Disturbances such as droughts, wind and insects attacks all result in stress for forests and they are influenced by changing climate. Forests cover about a third of worldwide land surface, but knowledge is still lacking about how these types of disruptions interact with one another given global climate change.
Now, for the first time, an international team of scientists, including Forest Research’s Michal Petr, has reviewed possible climate impacts on disturbances in forests. This new analysis was completed using more than 600 research papers of the last 30 years. Published in the scientific journal Nature Climate Change, the results show that increasing risks for forests have to be expected in the future.
Lead author Rupert Seidl from the University of Natural Resources and Life Sciences in Vienna, said “Our study shows that climate change significantly influences disruptive factors all around the world – and that a further increase of disturbances in forests has to be expected in the future.” The project’s leader Christopher Reyer of the Potsdam Institute for Climate Impact Research goes on to explain “This has impacts on the ability of the forests to provide services for us humans – for example in terms of their wood, in terms of protection against avalanches, or simply as recreational spaces. If climate change keeps on increasing disturbances, this clearly is a risk for the coping capacities of the forests – in the long run, ecosystems as we know them today might change profoundly.”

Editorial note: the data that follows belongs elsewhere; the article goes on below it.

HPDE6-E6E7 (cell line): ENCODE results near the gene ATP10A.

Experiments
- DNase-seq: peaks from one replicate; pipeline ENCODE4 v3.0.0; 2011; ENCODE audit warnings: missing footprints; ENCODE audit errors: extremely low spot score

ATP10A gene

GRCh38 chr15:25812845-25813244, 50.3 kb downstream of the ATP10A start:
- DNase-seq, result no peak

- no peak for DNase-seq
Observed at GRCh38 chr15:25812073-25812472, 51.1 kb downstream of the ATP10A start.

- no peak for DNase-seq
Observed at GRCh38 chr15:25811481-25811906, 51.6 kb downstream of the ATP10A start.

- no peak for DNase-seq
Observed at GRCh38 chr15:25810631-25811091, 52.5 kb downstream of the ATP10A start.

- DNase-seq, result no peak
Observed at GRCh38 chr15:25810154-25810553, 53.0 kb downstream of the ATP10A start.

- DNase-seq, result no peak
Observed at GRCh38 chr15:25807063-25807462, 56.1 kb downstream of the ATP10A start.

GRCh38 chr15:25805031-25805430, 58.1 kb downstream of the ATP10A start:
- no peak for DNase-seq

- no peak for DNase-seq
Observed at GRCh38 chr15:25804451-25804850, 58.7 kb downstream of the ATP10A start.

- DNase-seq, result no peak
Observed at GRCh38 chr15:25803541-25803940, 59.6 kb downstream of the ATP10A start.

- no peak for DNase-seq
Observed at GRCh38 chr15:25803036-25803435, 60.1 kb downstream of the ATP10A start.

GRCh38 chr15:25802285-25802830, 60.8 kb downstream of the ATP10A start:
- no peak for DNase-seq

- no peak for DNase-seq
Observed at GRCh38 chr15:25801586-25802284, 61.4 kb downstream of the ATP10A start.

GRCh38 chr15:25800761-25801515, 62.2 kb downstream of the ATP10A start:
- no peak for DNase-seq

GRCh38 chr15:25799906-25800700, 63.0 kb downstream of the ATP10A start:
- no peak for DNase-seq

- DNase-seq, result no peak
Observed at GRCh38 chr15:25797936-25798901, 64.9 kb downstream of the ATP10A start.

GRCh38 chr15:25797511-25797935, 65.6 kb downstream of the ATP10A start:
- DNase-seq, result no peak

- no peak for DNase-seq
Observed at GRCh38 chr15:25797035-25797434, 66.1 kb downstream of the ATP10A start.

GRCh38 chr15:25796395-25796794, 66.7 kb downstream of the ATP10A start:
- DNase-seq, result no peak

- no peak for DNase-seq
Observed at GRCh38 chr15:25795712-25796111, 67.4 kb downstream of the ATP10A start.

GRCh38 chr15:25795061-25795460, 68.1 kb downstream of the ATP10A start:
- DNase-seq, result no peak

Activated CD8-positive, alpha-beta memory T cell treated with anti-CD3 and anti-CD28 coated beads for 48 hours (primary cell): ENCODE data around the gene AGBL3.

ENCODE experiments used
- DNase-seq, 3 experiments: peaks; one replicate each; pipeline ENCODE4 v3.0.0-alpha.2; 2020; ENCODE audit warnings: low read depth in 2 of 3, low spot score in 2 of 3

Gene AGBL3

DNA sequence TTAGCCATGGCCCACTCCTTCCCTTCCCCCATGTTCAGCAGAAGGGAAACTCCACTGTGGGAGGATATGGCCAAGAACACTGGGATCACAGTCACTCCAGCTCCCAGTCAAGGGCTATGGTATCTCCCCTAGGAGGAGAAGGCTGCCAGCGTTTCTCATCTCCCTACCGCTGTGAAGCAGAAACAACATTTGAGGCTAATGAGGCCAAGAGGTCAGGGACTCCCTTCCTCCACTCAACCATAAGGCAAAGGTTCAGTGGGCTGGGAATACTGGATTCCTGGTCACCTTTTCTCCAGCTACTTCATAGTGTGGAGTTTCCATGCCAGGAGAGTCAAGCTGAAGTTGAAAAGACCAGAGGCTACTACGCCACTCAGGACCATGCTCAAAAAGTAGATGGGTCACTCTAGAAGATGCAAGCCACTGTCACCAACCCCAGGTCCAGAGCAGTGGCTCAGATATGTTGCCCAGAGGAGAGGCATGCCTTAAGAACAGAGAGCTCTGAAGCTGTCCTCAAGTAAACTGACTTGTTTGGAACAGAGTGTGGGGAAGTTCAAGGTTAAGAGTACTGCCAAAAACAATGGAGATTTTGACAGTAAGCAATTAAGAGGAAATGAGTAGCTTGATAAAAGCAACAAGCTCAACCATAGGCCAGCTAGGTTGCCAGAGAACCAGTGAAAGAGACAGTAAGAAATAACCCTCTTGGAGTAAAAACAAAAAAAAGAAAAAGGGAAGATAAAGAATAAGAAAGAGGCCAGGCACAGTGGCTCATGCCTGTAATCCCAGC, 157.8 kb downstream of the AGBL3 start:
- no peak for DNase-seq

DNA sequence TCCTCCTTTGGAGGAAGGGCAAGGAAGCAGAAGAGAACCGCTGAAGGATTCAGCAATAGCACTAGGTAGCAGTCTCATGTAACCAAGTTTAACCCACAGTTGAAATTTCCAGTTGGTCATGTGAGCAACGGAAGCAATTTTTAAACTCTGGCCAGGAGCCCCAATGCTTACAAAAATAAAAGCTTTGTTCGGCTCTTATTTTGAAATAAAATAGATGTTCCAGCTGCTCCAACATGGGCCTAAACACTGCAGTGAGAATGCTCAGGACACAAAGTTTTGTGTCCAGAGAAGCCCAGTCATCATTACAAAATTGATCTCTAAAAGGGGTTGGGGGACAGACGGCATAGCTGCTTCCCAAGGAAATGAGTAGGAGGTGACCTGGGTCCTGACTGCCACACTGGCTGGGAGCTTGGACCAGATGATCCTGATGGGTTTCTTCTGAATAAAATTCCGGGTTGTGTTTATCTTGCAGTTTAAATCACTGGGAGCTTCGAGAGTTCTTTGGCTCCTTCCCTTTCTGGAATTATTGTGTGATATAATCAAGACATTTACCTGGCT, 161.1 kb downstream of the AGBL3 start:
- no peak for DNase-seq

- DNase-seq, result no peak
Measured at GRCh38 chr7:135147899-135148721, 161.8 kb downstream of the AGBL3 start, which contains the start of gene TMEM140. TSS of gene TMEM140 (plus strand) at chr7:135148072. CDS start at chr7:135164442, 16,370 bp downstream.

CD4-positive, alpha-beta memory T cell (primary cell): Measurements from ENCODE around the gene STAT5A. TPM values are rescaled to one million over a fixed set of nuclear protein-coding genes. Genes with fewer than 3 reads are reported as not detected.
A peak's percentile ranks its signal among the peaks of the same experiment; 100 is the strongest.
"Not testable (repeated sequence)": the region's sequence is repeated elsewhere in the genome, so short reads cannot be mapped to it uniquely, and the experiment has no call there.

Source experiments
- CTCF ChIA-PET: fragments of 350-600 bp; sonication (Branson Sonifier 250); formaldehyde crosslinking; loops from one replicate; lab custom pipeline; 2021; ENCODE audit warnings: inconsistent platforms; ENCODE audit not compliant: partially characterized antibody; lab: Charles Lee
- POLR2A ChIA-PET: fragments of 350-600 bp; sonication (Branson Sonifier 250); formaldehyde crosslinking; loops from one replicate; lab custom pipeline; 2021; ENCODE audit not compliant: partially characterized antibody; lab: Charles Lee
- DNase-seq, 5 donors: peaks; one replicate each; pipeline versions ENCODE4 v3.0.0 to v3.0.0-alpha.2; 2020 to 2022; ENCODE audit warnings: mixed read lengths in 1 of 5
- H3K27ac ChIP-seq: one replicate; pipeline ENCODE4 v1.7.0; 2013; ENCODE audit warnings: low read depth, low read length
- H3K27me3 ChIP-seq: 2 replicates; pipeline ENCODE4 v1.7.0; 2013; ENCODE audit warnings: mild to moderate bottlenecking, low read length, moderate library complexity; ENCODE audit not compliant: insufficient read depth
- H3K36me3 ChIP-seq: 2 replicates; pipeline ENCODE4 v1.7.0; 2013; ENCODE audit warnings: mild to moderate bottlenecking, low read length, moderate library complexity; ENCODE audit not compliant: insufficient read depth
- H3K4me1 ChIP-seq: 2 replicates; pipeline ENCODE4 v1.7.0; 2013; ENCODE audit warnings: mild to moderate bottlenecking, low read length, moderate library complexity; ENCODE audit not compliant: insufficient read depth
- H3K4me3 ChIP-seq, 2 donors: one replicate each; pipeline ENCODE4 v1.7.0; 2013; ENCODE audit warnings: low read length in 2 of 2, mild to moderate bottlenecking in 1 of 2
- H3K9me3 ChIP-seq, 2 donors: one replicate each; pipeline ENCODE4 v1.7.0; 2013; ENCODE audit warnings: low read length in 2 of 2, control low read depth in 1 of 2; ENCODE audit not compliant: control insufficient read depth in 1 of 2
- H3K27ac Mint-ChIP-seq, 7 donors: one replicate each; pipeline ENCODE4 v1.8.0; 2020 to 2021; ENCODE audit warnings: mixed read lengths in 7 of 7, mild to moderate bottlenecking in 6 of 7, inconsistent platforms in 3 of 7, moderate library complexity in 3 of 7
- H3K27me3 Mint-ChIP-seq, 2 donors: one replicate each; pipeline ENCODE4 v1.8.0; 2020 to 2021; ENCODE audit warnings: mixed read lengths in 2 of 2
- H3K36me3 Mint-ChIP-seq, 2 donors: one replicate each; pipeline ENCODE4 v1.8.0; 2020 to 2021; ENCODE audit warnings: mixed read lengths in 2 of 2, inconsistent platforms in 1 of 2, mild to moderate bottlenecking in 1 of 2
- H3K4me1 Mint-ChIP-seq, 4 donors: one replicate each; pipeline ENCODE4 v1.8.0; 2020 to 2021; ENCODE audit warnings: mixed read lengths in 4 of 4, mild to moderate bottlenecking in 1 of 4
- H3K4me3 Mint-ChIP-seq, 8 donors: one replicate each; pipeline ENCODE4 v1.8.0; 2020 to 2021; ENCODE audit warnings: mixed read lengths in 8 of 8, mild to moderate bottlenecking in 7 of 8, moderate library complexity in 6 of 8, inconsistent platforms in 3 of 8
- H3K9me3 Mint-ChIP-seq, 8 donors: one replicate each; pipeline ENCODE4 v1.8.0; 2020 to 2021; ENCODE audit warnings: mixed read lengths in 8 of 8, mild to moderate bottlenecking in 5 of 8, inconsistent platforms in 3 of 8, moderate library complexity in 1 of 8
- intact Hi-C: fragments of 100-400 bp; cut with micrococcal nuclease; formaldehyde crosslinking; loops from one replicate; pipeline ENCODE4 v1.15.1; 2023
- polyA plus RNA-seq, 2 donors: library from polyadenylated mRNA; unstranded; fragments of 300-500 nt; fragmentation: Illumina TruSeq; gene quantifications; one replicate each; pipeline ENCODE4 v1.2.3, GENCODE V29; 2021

Fires are currently the most significant disruptive factor in many forests around the world, and will become an even more serious threat in the coming decades, according to the scientists. The forests of Northern and Central Europe, however, have so far mainly been impaired by storms and the insect damage that follows them – a type of damage which will also increase under climate change. Damage caused by ice and snow were the only disruptive factors examined by the study that are likely to decrease under climate change. However, this positive effect cannot compensate the negative effects from other factors. Seidl says “Our analysis clearly shows that climate change brings enormous challenges for forests – the forest sector has to adapt and to increase its resilience, as it seems impossible to prevent damage completely”.
The article is part of Forest Research’s climate change research programme, which assesses the risks of climate change to forests along with the decision making processes and actions that can help our forests better cope with our changing climate.
Article: Rupert Seidl, Dominik Thom, Markus Kautz, Dario Martin-Benito, Mikko Peltoniemi, Giorgio Vacchiano, Jan Wild, Davide Ascoli, Michal Petr, Juha Honkaniemi, Manfred J. Lexer, Volodymyr Trotsiuk, Paola Mairota, Miroslav Svoboda, Marek Fabrika, Thomas A. Nagel, and Christopher P. O. Reyer (2017): Forest disturbances under climate change. Nature Climate Change [10.1038/NCLIMATE3303]